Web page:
Continuing his pattern of heavily flawed characters, Hoffman brilliantly depicted the obsession of a gambling addict in Richard Kwietniowski’s Owning Mahowny (2003), then basked in the comical arrogance of a somewhat repulsive yet loveable best friend in John Hamburg’s Along Came Polly (2004). By this point, he was known and respected for his show-stealing secondary roles, but he soon catapulted into leading man prestige when he gave an Oscar-winning performance as the titular Capote (2005).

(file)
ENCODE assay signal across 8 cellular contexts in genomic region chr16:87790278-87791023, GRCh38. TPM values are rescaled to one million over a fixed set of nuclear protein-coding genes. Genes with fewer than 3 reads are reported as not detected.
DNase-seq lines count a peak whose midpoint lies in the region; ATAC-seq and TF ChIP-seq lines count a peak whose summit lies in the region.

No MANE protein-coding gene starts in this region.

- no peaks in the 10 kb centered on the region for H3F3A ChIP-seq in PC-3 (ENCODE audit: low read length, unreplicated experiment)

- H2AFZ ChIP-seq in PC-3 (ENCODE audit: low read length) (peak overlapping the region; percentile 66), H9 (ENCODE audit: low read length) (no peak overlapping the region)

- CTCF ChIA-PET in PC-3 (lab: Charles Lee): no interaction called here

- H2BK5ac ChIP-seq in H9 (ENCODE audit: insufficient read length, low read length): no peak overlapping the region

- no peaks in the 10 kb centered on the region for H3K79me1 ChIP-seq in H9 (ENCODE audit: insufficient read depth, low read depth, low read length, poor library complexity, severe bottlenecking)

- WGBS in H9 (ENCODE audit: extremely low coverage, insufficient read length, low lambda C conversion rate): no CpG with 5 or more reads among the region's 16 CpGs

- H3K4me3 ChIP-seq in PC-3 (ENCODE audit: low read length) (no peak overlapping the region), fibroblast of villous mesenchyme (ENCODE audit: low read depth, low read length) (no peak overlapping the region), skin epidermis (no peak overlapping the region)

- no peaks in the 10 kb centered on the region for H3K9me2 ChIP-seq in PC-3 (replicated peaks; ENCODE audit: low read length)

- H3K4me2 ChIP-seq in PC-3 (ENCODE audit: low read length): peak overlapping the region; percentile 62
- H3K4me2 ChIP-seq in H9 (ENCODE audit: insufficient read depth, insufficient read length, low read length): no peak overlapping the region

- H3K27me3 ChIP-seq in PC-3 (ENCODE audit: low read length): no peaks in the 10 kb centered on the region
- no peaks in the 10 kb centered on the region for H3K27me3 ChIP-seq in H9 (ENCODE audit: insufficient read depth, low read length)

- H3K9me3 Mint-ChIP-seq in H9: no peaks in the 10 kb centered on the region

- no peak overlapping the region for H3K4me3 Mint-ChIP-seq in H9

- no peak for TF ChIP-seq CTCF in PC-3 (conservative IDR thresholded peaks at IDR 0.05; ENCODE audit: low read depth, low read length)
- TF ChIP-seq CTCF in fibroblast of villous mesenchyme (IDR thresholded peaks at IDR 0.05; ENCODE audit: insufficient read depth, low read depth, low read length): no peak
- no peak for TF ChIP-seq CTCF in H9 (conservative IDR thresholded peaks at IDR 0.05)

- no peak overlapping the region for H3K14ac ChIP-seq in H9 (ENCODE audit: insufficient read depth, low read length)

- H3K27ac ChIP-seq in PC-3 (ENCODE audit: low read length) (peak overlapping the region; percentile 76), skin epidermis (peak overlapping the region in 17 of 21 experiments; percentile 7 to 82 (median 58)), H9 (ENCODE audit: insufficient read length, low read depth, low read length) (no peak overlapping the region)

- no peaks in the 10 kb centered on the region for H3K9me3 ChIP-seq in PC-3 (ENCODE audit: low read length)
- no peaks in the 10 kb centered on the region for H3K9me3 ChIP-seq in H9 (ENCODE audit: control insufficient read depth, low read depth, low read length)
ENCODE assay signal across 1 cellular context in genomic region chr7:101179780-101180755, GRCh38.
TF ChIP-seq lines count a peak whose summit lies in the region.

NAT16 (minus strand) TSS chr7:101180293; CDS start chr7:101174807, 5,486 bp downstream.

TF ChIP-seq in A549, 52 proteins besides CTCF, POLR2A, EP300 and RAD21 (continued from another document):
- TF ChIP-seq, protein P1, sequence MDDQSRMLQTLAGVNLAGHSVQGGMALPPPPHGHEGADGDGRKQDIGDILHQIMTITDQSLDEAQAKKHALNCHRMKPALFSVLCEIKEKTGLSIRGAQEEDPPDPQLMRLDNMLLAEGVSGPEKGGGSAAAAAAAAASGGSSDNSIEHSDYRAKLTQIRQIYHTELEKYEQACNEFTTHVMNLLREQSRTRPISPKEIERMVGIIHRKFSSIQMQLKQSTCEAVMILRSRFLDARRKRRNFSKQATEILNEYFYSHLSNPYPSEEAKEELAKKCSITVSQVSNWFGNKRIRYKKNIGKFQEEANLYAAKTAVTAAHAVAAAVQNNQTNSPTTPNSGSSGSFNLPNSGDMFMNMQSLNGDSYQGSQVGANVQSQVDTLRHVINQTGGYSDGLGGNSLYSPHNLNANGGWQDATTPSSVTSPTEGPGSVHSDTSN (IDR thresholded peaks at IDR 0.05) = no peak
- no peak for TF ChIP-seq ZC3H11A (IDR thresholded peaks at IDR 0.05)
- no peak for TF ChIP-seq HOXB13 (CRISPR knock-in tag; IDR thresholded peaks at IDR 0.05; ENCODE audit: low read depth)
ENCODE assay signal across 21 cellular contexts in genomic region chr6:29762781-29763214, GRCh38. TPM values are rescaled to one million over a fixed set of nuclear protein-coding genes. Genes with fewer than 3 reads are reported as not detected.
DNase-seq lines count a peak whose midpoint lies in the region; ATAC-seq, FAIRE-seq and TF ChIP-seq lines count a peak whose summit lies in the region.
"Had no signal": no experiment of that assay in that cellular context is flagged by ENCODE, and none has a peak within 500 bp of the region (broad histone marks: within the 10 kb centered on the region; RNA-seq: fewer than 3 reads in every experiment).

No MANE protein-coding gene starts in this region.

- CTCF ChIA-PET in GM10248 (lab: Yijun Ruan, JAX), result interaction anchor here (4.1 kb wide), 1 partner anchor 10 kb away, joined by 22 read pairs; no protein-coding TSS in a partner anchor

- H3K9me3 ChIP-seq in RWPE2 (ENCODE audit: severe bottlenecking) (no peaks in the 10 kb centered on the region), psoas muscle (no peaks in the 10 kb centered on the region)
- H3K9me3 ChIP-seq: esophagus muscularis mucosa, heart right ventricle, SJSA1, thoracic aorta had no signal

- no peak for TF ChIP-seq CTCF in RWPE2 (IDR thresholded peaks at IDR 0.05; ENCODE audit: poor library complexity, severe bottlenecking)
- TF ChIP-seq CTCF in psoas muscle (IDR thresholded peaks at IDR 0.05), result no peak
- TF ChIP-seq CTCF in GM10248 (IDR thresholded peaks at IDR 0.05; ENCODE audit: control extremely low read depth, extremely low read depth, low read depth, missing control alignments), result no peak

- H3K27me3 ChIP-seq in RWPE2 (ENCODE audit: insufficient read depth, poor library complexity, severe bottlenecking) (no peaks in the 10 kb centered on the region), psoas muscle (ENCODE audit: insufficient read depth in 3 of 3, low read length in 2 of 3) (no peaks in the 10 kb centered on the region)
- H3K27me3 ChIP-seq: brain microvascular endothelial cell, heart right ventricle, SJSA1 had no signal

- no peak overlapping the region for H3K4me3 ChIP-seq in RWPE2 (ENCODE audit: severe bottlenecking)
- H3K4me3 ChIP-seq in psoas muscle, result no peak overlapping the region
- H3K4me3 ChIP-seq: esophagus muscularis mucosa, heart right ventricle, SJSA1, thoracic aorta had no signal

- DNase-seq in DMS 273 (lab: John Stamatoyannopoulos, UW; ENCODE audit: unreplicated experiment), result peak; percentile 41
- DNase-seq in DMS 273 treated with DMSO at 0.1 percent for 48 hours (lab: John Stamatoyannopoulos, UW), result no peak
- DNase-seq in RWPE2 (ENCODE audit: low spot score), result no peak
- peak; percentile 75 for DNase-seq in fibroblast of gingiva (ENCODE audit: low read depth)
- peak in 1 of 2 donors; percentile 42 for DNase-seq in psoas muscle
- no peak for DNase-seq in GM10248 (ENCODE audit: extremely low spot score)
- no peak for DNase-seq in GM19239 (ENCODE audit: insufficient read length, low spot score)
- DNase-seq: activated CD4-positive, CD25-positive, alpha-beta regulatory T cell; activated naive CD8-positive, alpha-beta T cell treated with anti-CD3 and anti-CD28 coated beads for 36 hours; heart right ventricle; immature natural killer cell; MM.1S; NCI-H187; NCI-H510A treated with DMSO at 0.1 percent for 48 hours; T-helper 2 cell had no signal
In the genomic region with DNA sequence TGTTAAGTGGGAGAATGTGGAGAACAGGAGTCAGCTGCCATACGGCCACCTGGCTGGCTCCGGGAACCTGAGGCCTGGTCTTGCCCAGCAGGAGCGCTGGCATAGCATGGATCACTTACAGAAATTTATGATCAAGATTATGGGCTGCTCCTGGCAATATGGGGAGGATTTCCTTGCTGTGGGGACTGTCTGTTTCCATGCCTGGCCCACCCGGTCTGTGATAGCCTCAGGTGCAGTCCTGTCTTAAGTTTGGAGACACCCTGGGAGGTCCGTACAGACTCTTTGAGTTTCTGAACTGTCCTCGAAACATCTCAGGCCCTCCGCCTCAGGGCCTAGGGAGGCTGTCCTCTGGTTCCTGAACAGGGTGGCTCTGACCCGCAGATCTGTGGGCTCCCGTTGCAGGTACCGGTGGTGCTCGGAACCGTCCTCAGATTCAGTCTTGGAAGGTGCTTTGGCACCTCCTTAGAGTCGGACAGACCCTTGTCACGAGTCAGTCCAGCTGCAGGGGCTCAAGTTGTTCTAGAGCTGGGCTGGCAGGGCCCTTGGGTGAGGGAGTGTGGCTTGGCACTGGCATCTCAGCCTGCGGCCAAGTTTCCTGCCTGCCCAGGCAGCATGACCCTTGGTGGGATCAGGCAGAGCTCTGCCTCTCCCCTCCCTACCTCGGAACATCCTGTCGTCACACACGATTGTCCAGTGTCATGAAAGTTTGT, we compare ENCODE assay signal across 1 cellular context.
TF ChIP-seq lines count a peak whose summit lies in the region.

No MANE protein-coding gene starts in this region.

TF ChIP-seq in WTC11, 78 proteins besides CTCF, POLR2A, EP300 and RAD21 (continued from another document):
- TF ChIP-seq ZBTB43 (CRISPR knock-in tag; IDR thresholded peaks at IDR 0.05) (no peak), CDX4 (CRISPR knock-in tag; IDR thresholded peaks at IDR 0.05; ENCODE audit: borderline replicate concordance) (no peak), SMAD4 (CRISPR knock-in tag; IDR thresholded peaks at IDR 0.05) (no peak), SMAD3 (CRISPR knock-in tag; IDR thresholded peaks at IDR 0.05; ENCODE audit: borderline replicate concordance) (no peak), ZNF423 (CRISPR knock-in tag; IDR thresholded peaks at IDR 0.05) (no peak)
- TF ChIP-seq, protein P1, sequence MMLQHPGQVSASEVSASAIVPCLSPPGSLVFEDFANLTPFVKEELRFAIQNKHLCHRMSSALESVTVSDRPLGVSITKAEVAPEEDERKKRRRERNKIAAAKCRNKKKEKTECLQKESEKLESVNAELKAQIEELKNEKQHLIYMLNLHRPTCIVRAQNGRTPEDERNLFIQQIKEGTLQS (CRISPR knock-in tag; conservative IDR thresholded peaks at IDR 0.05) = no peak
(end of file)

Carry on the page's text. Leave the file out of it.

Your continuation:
Dialing the natural lows of his voice up to the high pitch of Truman’s, the mere logistics of Hoffman’s surface-level alterations would be enough to warrant praise for his effort. However, there is so much more underneath the voice and the posture which eliminate any cognizance of the actor acting, and which Hoffman uses to inform those very details as opposed to backsliding into impersonation. He explores the character’s kind nature as well as his innate selfishness and builds his history through the way he expresses himself without the film explicitly illustrating it. The performance is a tour-de-force even when Truman is just existing, absent of particular distress or urgency, but it is uniquely transcendent when those things are present. When he must say his goodbyes to Perry Smith, the man he befriended and betrayed before he is executed for his crimes, Truman breaks down in tears. “I did everything I could,” he manages to say. He tells this to the convict, but he is mostly directing it toward himself, for if he does not believe it to be true, then he would be eternally guilt-ridden by his failure. According to Bennett Miller, the film’s director, Hoffman had sworn not to cry before shooting the scene, because he believed Capote would have wanted to refrain from making it about himself. Alas, he was so in-character that the self-centredness prevailed: The guilt, the regret, and the knowledge of imminent death culminates in a release of sorrow that feels entirely genuine – because, by way of Hoffman’s empathetic technique, it very much is.